Section 11

Class Certified, but at Reduced Size, in Washington Mutual RMBS Litigation

Judge Pechman of the U.S. District Court for the Western District of Washington issued an order on October 21, 2011 granting Plaintiffs’ motion to certify a class of investors in certain Washington Mutual RMBS on a substantially narrower basis than Plaintiffs had requested. The lawsuit, which brings claims under Section 11 of the Securities Act of 1933, involves 6 offerings that collectively contained 123 separate tranches of certificates. Plaintiffs, who purchased in only 13 of the tranches, sought to certify a class of all investors in any tranche of any of the 6 offerings. The court found that each tranche represents a different security and that Plaintiffs lacked standing to sue as to any tranche in which they had not purchased. Judge Pechman thus both denied class certification and granted judgment on the pleadings in favor of Defendants as to those tranches. As to the remaining 13 tranches in which Plaintiffs had purchased, the court found that class certification was appropriate. Decision.

Wells Fargo and KPMG Agree to Settle Wachovia Section 11 Claims for $627 Million

On August 5, 2011, Wells Fargo and KPMG announced an agreement to settle with a class of investors asserting claims based on Wachovia’s 2006 acquisition of Golden West Financial Corp., a mortgage originator based in California. Wells Fargo has agreed to pay $590 million, and KPMG will pay $37 million, for a total settlement value of $627 million. In the suit, brought in 2008 in New York federal court, plaintiffs alleged Golden West originated loans that allowed borrowers to choose from a number of payment options, including payment for less than the interest due, called “Pick-A-Pay” loans. The complaint further alleged that when Wachovia acquired Golden West it began selling the “Pick-A-Pay” loans, as opposed to the traditional, less risky fixed-rate loans, without adequately disclosing the risks to investors or valuing these loans properly on its balance sheet. Plaintiffs brought claims under Sections 11, 12(a)(2), and 15 of the ’33 Act. The settlement was preliminarily approved by Judge Richard Sullivan of the Southern District of New York on August 9, 2011, and is set for a final settlement hearing in November 2011. Motion.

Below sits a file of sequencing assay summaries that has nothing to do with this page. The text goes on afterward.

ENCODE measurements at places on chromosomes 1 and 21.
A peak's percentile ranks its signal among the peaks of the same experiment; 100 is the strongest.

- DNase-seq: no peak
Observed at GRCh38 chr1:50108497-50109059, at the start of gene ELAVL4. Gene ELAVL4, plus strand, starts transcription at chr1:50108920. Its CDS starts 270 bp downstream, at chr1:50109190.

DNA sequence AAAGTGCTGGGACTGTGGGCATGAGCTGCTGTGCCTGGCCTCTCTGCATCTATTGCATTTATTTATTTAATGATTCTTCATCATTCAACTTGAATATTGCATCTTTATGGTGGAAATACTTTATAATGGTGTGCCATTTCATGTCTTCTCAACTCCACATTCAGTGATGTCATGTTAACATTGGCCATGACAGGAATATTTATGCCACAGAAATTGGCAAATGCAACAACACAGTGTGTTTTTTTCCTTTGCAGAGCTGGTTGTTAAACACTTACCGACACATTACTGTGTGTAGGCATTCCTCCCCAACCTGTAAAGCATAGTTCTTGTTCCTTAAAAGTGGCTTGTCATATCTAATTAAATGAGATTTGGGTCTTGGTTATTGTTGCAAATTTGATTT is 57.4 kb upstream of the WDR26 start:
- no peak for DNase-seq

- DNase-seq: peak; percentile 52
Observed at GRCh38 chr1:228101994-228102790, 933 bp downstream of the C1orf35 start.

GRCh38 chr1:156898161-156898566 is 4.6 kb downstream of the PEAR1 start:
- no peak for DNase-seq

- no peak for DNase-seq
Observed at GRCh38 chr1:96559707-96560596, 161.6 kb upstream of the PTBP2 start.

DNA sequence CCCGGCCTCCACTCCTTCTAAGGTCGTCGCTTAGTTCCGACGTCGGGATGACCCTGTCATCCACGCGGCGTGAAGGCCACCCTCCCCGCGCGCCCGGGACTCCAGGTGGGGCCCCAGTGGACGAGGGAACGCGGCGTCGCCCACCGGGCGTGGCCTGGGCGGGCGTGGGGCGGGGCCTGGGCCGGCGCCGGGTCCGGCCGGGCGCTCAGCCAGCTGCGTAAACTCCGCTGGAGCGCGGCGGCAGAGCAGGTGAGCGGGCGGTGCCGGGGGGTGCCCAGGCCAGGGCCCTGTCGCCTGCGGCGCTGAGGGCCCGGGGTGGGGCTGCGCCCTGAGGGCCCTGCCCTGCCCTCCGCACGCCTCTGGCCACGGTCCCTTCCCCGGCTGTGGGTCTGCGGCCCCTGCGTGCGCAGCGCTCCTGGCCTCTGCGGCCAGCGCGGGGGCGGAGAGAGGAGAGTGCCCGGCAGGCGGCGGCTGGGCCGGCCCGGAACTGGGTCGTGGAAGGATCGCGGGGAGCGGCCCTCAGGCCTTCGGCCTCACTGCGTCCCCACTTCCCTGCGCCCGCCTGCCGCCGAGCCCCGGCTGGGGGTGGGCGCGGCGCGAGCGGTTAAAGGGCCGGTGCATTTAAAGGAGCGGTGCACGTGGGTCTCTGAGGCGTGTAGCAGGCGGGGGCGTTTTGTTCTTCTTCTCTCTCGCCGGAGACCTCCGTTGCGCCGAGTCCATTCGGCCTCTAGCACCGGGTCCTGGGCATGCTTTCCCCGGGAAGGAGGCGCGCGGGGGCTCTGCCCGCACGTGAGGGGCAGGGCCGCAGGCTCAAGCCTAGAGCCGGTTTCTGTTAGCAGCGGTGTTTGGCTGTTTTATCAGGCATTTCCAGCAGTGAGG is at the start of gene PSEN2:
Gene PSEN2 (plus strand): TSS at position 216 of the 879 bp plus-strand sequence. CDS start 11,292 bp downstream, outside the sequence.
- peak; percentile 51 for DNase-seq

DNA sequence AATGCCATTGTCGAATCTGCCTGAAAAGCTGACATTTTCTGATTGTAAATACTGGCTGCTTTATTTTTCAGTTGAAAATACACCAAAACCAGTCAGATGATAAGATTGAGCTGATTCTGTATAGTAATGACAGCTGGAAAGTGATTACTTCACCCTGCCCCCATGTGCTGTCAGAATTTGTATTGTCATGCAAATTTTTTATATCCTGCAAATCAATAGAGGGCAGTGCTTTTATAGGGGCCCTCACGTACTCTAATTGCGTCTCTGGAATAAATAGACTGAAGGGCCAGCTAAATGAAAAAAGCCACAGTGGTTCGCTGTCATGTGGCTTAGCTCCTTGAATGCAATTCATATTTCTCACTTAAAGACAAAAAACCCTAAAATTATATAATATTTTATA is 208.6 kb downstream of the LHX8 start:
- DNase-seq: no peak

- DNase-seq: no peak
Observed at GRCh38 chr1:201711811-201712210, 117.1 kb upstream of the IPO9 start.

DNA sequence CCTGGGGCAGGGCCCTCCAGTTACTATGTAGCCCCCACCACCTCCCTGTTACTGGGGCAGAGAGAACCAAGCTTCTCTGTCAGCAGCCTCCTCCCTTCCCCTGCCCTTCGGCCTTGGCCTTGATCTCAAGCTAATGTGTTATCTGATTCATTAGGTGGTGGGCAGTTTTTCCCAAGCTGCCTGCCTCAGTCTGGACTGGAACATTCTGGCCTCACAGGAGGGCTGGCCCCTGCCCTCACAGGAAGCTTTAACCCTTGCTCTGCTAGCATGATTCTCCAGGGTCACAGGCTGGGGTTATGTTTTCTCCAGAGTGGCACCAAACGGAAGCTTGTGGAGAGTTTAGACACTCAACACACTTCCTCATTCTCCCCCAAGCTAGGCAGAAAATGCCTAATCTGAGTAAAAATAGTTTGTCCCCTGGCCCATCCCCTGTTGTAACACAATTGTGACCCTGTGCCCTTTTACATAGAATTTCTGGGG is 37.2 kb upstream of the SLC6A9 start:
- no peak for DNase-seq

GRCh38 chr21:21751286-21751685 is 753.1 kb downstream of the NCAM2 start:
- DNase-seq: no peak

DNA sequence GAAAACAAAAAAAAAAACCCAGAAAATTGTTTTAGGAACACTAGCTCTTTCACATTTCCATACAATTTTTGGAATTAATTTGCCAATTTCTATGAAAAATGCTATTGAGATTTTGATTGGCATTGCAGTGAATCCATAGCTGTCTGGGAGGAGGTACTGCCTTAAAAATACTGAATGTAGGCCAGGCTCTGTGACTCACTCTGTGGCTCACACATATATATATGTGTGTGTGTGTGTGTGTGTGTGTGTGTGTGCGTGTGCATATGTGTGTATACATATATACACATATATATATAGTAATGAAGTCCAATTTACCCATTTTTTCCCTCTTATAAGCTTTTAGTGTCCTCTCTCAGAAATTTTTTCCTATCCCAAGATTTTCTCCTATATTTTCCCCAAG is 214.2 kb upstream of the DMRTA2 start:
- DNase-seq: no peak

S.D.N.Y. Judge Preserves Plaintiffs’ Section 11 Claims Against Residential Capital

On April 28, 2011, Judge Harold Baer, District Judge in the Southern District of New York, granted in part and denied in part the defendants’ motion to dismiss in New Jersey Carpenters Health Fund, et al. v. Residential Capital, LLC et al. Plaintiffs are institutional investors who purchased mortgage-backed securities from Residential Capital LLC and its underwriters in 2006 and 2007. The complaint alleges that defendants violated Sections 11, 12(a)(2), and 15 of the ’33 Act by making misstatements about the value of the securities in the offering documents. The Court denied defendants’ motion to dismiss the section 11 claims, finding that the loss in value when the securities dropped from investment grade to junk status was a cognizable loss, even if the purchaser continues to hold the securities. The Court, however, granted defendants’ motion to dismiss the section 12(a)(2) claims because it found that, while the plaintiffs alleged the securities purchased and the date of purchase, they failed to allege that they directly purchased the securities from the defendants. The Court also granted defendants’ motion to dismiss the section 15 claims against the underwriters, holding that the complaint’s allegations that the underwriter defendants were “controlling persons” were conclusory. The Court further found that the claims were timely, and that the defendants had not shown that a reasonably diligent purchaser would have discovered the high delinquency rates when purchasing the securities. Decision.